by Matthew Sirois
A forgotten shipyard at the edge of the world. Apocalyptic noise from the black-and-white television. A comet. A controversy. And a cat.
1987. Tom Beaumont is a rural boat builder looking for reason in an age of blind panic. Even the remote town of Near Haven, Maine, can’t escape the tide of violence following news of a coming, global catastrophe. Doubtful of all but his own future, Tom turns to the sea, hoping to find a meridian separating human fictions from the objective reality beyond.
"Mayhem takes place on home ground. Sirois' intriguing innovation is to keep the focus hyperlocal... his book impresses. A worthy addition to a genre pioneered by writers like Cormac McCarthy and Matt Bell: the post-human pastoral." -Kirkus Review
"Sirois’s writing about the struggles of Tom, Bradford, and others in their circle is action-filled and compelling. Occasionally, it is also heartbreaking... Sirois brings to life the devastation that results from the comet-related social upheaval and from the ceaseless, often bloody competition for fuel, food, and other dwindling resources... [in] this insightful and timely novel" -Small Press Picks
"This is a compelling book, the science believable, the plot riveting. The setting of a world in collapse before, not after, the catastrophe has occurred seems to almost create a new genre, the pre-apocalyptic rather than the post-apocalyptic novel." -San Francisco Book Review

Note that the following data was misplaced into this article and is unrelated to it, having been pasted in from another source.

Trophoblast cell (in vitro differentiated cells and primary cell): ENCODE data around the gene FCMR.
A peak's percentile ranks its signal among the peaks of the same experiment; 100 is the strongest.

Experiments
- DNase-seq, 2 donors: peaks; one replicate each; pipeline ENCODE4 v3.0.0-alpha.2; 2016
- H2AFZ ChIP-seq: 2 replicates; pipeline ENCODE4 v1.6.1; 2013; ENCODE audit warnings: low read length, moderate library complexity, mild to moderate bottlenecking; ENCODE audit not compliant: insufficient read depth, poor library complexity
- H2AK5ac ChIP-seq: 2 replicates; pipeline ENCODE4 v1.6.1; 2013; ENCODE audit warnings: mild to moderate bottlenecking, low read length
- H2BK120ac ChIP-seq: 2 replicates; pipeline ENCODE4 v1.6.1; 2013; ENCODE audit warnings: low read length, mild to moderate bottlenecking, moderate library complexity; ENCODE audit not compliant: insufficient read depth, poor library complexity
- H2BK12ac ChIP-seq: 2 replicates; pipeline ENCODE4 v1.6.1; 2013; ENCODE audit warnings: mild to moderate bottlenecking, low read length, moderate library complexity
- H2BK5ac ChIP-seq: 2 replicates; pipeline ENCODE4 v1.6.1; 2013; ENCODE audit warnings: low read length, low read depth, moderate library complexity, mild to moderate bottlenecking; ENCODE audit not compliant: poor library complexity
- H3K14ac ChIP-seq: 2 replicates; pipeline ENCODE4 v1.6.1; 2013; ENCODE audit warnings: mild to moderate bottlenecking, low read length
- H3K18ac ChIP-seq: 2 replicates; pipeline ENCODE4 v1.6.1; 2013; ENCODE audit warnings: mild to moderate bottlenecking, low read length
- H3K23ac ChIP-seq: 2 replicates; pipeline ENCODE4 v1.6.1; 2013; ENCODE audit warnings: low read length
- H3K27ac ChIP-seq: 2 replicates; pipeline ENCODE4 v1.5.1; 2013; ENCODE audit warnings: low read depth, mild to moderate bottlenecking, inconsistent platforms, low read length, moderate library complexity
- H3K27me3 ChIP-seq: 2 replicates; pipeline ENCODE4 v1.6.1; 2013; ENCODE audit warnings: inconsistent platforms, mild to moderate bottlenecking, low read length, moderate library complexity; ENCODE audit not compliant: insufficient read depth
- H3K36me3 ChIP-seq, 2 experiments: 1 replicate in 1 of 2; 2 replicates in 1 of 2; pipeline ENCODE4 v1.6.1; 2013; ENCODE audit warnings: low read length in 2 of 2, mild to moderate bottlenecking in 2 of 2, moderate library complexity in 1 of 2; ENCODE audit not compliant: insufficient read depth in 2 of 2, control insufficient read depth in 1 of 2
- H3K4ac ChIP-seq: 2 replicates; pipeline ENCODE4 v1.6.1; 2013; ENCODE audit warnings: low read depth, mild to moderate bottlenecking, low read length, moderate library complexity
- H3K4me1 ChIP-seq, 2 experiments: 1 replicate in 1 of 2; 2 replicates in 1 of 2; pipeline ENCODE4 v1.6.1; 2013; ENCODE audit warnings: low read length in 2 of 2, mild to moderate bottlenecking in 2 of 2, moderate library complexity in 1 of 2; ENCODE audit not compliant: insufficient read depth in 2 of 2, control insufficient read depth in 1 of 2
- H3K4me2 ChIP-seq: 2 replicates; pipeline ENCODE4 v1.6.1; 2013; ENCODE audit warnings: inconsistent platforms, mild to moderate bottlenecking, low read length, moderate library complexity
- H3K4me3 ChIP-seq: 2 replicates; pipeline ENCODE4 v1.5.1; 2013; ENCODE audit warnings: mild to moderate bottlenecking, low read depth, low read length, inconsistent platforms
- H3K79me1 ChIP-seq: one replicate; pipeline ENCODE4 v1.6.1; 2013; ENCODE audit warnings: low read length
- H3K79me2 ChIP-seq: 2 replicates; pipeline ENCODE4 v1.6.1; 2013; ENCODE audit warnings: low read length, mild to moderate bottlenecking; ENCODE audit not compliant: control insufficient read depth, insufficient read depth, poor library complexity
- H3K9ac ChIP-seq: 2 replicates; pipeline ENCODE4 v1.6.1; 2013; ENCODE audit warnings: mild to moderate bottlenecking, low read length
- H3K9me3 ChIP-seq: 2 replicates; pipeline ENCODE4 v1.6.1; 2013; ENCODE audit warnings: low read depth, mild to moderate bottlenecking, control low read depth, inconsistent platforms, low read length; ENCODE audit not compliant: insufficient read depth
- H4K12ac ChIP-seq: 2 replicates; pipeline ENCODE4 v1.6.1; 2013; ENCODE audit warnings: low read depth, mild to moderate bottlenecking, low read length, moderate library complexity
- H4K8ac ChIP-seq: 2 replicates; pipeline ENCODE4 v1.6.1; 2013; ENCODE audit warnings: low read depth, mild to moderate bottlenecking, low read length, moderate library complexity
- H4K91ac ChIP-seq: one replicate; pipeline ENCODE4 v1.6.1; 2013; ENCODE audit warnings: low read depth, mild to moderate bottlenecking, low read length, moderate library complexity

"Tom’s confrontation with loss, meaning, and just how much we are willing to accept without proof is timely in an age when information comes and changes so quickly. Fans of Cormac McCarthy’s The Road or Alfonso Cuaron’s film Children of Men will find a kindred book in Sirois’s Near Haven, all works dealing with what it means to survive. Sirois’s novel, set against the late 1980s backdrop of northern Maine, offers Beaumont as an everyman, allowing readers to experience fear and hope alongside the man looking to the sea for salvation as the sky threatens above." -Manhattan Book Review
Matthew Sirois was born and raised in midcoast Maine. His fiction and essays have appeared in The New Guard Review, Necessary Fiction, Split Lip Magazine and The Ghost Story, among others. He attended the Richard Hugo House Master Class in Prose (Seattle, 2012) and The Writer’s Hotel Master Class in Fiction (NYC, 2015). Matthew has read for audiences in such venues as the Rendezvous, Seattle, and KGB Bar in the East Village. He lives in western Massachusetts with his wife and daughter.